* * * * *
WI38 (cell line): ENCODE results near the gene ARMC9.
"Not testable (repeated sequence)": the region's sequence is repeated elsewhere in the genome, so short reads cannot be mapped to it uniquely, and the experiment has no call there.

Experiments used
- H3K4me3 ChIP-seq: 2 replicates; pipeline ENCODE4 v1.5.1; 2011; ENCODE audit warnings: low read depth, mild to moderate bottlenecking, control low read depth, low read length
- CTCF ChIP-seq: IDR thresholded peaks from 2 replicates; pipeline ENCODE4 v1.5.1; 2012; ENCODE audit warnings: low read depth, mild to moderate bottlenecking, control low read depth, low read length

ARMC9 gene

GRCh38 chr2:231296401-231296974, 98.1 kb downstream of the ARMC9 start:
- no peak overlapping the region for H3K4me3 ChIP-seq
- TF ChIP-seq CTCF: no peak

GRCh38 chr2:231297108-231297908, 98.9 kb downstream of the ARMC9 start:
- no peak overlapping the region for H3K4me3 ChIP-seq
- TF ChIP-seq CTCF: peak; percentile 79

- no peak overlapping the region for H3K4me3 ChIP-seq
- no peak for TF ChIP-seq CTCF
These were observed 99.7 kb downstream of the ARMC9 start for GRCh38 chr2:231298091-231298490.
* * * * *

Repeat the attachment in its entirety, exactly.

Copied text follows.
WI38 (cell line): ENCODE results near the gene ARMC9.
"Not testable (repeated sequence)": the region's sequence is repeated elsewhere in the genome, so short reads cannot be mapped to it uniquely, and the experiment has no call there.

Experiments used
- H3K4me3 ChIP-seq: 2 replicates; pipeline ENCODE4 v1.5.1; 2011; ENCODE audit warnings: low read depth, mild to moderate bottlenecking, control low read depth, low read length
- CTCF ChIP-seq: IDR thresholded peaks from 2 replicates; pipeline ENCODE4 v1.5.1; 2012; ENCODE audit warnings: low read depth, mild to moderate bottlenecking, control low read depth, low read length

ARMC9 gene

GRCh38 chr2:231296401-231296974, 98.1 kb downstream of the ARMC9 start:
- no peak overlapping the region for H3K4me3 ChIP-seq
- TF ChIP-seq CTCF: no peak

GRCh38 chr2:231297108-231297908, 98.9 kb downstream of the ARMC9 start:
- no peak overlapping the region for H3K4me3 ChIP-seq
- TF ChIP-seq CTCF: peak; percentile 79

- no peak overlapping the region for H3K4me3 ChIP-seq
- no peak for TF ChIP-seq CTCF
These were observed 99.7 kb downstream of the ARMC9 start for GRCh38 chr2:231298091-231298490.